COVID-19 Coronavirus Updates: Saturday / Sunday, Jan. 8-9


The call is coming from within the house country:

India, from the earliest days of the pandemic, has reported far fewer COVID-19 deaths than expected given the toll elsewhere—an apparent death “paradox” that some believed was real and others thought would prove illusory. Now, a prominent epidemiologist who contended the country really had been spared the worst of COVID-19 has led a rigorous new analysis of available mortality data and concluded he “got it wrong.” India has “substantially greater” COVID-19 deaths than official reports suggest, says Prabhat Jha of the University of Toronto— close to 3 million, which is more than six times higher than the government has acknowledged and the largest number of any country.

If true, the finding could prompt scrutiny of other countries with anomalously low death rates and push up the current worldwide pandemic total, estimated by the World Health Organization (WHO) at some 5.45 million people. “I think it does call for a recalibration of the global numbers plus saying, ‘What the heck is going on in India?’” says Jha, whose team published the new India analysis today in Science. And India’s suffering could be far from over—the Omicron variant of the coronavirus has begun to surge there.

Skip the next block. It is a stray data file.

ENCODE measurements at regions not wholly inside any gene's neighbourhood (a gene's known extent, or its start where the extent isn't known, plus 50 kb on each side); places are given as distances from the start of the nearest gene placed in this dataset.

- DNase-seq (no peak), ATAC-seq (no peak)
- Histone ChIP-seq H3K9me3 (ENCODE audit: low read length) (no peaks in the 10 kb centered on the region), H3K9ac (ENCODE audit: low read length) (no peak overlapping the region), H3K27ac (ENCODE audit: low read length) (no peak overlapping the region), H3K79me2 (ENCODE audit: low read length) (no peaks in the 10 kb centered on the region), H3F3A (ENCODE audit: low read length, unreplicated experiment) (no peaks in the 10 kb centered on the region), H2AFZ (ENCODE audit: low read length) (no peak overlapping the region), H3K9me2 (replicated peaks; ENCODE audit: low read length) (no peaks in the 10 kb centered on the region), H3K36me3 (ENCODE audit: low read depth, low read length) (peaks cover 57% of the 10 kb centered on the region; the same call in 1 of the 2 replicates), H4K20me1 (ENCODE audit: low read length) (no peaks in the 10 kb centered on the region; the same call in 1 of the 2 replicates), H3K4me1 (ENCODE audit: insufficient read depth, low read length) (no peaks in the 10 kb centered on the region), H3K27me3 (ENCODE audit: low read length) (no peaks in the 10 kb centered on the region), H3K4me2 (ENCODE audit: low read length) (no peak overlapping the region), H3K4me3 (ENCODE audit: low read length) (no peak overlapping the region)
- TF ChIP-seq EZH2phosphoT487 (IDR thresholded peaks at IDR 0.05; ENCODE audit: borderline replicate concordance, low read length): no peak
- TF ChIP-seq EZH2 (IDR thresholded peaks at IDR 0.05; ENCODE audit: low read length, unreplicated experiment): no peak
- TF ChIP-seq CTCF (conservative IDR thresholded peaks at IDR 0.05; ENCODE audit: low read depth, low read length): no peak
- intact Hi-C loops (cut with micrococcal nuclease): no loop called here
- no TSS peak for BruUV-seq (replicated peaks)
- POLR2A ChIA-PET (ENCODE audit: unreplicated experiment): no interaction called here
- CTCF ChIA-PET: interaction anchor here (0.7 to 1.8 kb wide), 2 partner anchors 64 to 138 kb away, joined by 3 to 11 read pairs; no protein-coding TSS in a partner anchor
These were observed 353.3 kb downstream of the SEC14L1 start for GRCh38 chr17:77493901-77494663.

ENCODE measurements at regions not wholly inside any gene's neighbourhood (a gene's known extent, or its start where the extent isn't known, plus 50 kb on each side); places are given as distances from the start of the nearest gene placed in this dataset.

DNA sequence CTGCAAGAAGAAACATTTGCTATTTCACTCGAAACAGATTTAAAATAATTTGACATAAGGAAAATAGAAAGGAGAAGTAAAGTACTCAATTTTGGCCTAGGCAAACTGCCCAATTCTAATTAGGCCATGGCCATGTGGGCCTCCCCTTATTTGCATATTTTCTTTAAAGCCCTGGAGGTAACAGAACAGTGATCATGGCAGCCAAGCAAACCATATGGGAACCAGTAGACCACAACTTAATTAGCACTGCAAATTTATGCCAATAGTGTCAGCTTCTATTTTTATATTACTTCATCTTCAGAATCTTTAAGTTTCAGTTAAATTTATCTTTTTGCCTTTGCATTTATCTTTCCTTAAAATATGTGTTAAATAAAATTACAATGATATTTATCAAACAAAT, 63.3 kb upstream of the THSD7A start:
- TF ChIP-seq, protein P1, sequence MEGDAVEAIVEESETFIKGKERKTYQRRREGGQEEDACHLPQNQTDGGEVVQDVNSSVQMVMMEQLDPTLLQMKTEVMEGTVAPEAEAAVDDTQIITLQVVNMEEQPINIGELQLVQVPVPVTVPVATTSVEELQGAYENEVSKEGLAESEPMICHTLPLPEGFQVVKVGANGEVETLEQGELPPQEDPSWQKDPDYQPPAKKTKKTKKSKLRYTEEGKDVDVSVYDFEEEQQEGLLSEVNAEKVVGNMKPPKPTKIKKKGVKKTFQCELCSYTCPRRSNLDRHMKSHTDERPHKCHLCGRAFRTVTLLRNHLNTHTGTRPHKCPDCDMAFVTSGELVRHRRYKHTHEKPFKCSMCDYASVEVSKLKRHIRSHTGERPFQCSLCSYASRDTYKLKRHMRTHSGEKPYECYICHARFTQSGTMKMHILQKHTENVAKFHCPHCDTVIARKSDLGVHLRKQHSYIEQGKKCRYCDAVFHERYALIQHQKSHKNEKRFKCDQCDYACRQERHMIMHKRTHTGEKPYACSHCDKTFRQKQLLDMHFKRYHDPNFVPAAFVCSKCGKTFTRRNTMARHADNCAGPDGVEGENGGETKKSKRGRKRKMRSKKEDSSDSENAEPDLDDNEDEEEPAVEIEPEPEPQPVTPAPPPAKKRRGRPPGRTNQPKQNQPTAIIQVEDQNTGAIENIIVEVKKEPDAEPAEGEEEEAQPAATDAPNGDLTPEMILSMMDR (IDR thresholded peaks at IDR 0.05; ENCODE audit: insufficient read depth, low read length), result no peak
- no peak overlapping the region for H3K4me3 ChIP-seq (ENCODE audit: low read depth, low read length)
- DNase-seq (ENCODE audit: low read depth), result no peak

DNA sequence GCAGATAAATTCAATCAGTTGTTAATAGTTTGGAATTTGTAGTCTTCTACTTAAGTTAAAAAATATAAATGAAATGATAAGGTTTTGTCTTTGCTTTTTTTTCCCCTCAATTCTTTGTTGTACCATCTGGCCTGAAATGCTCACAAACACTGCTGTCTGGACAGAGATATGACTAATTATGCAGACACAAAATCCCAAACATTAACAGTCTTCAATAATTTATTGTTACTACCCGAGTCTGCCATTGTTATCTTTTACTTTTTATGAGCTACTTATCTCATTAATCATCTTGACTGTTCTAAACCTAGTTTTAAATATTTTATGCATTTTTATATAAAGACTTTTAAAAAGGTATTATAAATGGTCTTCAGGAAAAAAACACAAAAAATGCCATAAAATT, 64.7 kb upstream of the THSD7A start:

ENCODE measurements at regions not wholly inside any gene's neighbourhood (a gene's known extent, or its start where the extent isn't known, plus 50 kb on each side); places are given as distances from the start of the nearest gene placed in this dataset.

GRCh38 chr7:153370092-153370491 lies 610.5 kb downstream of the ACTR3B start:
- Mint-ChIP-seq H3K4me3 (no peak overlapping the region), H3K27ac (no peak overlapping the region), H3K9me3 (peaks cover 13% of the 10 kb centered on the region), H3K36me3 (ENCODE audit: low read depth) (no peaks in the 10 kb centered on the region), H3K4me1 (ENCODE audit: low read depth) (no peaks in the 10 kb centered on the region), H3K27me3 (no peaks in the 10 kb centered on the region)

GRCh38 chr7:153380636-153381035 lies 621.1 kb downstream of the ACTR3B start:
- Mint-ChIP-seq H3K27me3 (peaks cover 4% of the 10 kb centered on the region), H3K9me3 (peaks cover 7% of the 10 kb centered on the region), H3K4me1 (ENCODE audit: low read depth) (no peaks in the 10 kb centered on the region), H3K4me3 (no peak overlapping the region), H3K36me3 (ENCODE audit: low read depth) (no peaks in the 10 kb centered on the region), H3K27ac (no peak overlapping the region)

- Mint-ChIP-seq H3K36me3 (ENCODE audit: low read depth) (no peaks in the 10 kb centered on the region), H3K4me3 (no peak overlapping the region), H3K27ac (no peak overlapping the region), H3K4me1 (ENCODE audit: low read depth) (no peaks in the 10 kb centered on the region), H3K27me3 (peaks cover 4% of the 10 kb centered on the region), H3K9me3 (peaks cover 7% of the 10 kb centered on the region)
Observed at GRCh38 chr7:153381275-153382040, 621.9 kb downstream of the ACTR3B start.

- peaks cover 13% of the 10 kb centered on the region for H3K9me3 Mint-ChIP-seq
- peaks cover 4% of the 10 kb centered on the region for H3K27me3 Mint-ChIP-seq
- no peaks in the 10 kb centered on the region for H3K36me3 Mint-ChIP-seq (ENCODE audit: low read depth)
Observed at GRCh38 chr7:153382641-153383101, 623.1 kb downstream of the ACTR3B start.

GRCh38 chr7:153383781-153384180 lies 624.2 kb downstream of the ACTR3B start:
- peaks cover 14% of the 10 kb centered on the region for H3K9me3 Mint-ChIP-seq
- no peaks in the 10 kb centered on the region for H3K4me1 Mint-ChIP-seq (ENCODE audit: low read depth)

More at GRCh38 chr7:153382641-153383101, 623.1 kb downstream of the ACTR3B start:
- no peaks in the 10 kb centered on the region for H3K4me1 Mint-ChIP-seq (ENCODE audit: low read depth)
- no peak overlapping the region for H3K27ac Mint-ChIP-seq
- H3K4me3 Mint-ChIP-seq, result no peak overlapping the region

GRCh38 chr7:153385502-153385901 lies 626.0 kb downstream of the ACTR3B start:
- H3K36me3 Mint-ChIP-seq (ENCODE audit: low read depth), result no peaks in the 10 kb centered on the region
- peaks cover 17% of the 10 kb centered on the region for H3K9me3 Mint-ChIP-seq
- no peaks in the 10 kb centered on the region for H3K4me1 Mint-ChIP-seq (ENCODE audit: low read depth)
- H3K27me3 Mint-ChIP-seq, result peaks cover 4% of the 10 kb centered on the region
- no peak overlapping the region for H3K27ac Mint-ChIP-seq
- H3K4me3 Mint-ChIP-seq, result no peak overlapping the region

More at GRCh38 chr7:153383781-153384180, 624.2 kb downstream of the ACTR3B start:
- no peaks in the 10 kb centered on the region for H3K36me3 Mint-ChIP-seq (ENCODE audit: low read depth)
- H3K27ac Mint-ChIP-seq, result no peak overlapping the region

At the end of 2021, India reported about 480,000 deaths from SARS-CoV-2 infections. That’s 340 COVID-19 deaths per million—about one-seventh the per capita COVID-19 mortality tallied in the United States. Jha’s own early analysis supported the assertion that India had an unusually low mortality rate from COVID-19, but he and his colleagues have now probed more deeply. They tapped data from an independent polling agency that surveyed nearly 140,000 people across the vast country by telephone, asking whether anyone in each household had died from COVID-19. They also analyzed government reports from hospitals and similar facilities and looked at officially registered deaths. The result: a much higher estimate—between 2300 and 2500 deaths per million by September 2021, comparable to the rate in the United States, which has one-third as many people…


Caveat, extremely small sample sets, and (hopefully!) self-resolving, as it is in many adult Covid cases:

… The researchers found increases in diabetes in both data sets, though the relative rates were quite different: they found a 2.6-fold increase in new diabetes cases among children in one, and a smaller 30 percent increase in another.

“Even a 30 percent increase is a big increase in risk,” said Sharon Saydah, a researcher at the C.D.C. and lead author of the study. The differences likely result from different ways of classifying children as having Covid, she added.

Dr. Saydah said it was not yet clear whether post-Covid Type 2 diabetes would be a chronic condition in these children, or a transient condition that resolves. (Type 1 diabetes is not reversible.) Most of the children were only followed about four and a half months…


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